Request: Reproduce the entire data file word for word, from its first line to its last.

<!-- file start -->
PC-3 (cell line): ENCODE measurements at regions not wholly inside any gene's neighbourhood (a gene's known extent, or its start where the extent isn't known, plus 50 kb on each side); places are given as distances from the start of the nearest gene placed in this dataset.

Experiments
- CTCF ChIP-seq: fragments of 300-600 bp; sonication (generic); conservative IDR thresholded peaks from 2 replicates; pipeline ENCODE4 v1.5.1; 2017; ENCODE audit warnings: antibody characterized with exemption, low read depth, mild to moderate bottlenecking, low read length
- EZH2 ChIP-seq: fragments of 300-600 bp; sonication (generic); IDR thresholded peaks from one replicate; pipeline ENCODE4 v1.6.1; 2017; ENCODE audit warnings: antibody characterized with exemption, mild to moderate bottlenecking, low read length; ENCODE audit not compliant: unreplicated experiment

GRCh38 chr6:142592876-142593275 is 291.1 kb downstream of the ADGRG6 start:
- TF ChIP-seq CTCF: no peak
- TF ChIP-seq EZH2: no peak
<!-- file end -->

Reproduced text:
PC-3 (cell line): ENCODE measurements at regions not wholly inside any gene's neighbourhood (a gene's known extent, or its start where the extent isn't known, plus 50 kb on each side); places are given as distances from the start of the nearest gene placed in this dataset.

Experiments
- CTCF ChIP-seq: fragments of 300-600 bp; sonication (generic); conservative IDR thresholded peaks from 2 replicates; pipeline ENCODE4 v1.5.1; 2017; ENCODE audit warnings: antibody characterized with exemption, low read depth, mild to moderate bottlenecking, low read length
- EZH2 ChIP-seq: fragments of 300-600 bp; sonication (generic); IDR thresholded peaks from one replicate; pipeline ENCODE4 v1.6.1; 2017; ENCODE audit warnings: antibody characterized with exemption, mild to moderate bottlenecking, low read length; ENCODE audit not compliant: unreplicated experiment

GRCh38 chr6:142592876-142593275 is 291.1 kb downstream of the ADGRG6 start:
- TF ChIP-seq CTCF: no peak
- TF ChIP-seq EZH2: no peak